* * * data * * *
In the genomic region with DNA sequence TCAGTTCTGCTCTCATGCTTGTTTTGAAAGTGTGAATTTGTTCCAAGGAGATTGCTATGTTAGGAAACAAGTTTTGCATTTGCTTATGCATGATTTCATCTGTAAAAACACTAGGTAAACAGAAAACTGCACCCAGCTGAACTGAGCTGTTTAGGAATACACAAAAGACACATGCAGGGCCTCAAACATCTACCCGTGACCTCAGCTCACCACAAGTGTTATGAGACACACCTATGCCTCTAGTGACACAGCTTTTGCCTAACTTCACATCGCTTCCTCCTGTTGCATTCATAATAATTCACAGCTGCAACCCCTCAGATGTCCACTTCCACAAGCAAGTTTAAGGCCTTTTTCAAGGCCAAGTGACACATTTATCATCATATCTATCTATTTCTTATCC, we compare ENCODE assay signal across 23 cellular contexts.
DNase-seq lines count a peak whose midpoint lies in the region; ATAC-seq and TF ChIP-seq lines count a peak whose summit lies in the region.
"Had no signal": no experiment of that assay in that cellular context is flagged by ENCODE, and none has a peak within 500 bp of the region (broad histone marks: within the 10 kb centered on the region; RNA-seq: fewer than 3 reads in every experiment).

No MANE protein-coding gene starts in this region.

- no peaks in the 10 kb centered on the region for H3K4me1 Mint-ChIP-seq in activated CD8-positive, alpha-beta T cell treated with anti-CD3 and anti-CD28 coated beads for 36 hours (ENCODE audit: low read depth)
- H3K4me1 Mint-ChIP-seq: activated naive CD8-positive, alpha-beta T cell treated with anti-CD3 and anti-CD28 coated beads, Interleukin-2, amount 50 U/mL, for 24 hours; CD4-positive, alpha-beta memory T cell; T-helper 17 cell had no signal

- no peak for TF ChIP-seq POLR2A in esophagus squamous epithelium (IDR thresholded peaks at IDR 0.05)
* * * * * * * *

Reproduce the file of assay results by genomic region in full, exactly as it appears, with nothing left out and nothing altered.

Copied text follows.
In the genomic region with DNA sequence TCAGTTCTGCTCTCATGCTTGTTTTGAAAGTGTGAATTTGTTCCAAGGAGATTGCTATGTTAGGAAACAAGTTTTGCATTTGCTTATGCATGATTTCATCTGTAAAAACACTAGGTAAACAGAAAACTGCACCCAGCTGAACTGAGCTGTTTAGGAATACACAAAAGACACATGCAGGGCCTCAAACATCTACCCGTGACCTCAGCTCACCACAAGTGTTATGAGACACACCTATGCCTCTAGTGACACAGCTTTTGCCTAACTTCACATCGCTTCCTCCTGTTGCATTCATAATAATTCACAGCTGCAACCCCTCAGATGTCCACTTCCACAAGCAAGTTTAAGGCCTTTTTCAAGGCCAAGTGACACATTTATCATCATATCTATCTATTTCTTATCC, we compare ENCODE assay signal across 23 cellular contexts.
DNase-seq lines count a peak whose midpoint lies in the region; ATAC-seq and TF ChIP-seq lines count a peak whose summit lies in the region.
"Had no signal": no experiment of that assay in that cellular context is flagged by ENCODE, and none has a peak within 500 bp of the region (broad histone marks: within the 10 kb centered on the region; RNA-seq: fewer than 3 reads in every experiment).

No MANE protein-coding gene starts in this region.

- no peaks in the 10 kb centered on the region for H3K4me1 Mint-ChIP-seq in activated CD8-positive, alpha-beta T cell treated with anti-CD3 and anti-CD28 coated beads for 36 hours (ENCODE audit: low read depth)
- H3K4me1 Mint-ChIP-seq: activated naive CD8-positive, alpha-beta T cell treated with anti-CD3 and anti-CD28 coated beads, Interleukin-2, amount 50 U/mL, for 24 hours; CD4-positive, alpha-beta memory T cell; T-helper 17 cell had no signal

- no peak for TF ChIP-seq POLR2A in esophagus squamous epithelium (IDR thresholded peaks at IDR 0.05)